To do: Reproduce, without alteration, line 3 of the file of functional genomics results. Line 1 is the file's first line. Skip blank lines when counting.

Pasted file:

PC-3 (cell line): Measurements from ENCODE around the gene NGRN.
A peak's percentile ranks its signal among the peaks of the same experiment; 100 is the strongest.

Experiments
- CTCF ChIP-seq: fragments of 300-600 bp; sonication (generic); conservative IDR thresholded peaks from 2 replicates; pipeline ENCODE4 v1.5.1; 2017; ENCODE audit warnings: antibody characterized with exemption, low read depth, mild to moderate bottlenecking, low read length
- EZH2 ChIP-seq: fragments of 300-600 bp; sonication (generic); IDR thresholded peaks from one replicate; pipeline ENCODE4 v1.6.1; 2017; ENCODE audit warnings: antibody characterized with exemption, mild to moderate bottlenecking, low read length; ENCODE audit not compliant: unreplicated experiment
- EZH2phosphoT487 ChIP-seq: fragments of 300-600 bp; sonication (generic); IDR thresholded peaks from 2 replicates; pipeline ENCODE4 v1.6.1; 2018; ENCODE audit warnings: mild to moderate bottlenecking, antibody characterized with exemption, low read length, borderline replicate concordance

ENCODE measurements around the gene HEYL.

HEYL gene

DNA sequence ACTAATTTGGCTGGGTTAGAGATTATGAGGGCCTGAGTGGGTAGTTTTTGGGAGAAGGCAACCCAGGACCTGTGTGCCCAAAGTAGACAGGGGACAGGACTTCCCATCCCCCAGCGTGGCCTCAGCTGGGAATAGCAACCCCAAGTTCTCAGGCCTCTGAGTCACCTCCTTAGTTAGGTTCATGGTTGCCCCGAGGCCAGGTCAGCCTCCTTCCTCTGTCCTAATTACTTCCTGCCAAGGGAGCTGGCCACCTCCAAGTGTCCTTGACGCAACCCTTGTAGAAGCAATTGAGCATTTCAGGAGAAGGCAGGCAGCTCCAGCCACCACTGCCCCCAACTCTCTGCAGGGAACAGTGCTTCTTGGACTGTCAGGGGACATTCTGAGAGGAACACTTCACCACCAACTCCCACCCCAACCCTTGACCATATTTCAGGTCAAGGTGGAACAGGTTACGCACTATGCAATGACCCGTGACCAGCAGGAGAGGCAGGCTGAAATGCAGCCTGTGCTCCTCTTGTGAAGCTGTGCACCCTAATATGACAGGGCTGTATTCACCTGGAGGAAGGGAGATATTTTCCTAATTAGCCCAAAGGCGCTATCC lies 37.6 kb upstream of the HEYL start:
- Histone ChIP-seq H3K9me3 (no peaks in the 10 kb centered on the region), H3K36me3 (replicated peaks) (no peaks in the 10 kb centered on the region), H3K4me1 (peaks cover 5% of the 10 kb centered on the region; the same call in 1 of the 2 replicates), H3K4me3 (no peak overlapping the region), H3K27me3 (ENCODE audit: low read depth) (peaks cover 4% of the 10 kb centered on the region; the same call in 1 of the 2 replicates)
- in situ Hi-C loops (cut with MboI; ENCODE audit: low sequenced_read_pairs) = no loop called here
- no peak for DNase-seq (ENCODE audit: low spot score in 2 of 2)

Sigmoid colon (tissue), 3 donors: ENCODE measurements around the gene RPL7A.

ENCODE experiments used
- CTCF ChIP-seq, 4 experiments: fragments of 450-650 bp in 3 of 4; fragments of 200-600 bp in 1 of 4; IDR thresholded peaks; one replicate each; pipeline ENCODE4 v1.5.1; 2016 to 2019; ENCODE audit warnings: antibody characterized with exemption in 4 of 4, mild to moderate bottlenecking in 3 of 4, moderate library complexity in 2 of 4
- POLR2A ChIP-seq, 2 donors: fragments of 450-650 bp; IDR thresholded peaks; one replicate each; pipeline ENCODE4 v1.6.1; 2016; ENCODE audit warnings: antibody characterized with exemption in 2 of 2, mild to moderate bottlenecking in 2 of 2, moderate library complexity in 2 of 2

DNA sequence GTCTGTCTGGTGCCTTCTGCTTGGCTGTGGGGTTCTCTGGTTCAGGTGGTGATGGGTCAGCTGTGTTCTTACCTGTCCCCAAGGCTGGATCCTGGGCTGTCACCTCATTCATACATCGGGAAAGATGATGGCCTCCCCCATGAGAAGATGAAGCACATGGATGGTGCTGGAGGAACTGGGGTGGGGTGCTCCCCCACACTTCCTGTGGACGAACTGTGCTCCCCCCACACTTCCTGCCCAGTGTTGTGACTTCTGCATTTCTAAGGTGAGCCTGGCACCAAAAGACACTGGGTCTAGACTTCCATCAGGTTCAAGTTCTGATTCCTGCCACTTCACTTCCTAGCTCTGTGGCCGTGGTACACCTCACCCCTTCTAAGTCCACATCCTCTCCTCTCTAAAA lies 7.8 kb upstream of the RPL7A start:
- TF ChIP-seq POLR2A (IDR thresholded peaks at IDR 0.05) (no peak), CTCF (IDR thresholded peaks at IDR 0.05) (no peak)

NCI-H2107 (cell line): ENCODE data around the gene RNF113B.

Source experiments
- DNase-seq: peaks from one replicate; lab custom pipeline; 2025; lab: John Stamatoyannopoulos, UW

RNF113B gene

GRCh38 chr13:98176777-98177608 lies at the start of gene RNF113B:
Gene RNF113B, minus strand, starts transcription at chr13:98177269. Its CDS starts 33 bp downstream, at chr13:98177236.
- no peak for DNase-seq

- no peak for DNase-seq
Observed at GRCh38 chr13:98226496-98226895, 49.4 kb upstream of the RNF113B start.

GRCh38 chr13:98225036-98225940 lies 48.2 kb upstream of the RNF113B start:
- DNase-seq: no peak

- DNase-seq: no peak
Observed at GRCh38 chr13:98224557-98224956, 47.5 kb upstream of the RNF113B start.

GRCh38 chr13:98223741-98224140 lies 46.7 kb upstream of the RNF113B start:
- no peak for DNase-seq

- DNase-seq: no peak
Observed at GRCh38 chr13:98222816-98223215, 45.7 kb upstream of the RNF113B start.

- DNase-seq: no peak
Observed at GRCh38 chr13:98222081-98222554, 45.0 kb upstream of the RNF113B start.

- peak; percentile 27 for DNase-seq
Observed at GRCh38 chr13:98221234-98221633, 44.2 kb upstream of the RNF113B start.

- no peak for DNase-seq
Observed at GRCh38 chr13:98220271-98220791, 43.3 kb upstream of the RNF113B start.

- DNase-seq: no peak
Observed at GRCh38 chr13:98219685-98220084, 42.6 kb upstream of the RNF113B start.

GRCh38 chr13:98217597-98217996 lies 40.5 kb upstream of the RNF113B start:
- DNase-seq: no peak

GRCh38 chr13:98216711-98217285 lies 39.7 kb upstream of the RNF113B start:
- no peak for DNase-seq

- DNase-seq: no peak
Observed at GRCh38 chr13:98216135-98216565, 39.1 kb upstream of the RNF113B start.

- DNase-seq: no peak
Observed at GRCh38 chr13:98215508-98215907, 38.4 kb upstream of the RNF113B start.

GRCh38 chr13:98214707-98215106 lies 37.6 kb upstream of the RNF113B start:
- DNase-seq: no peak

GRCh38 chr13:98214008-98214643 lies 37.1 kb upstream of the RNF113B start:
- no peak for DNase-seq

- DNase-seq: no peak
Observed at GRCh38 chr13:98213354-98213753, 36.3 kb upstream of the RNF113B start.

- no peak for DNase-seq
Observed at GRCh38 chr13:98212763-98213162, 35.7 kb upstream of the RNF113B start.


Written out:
Experiments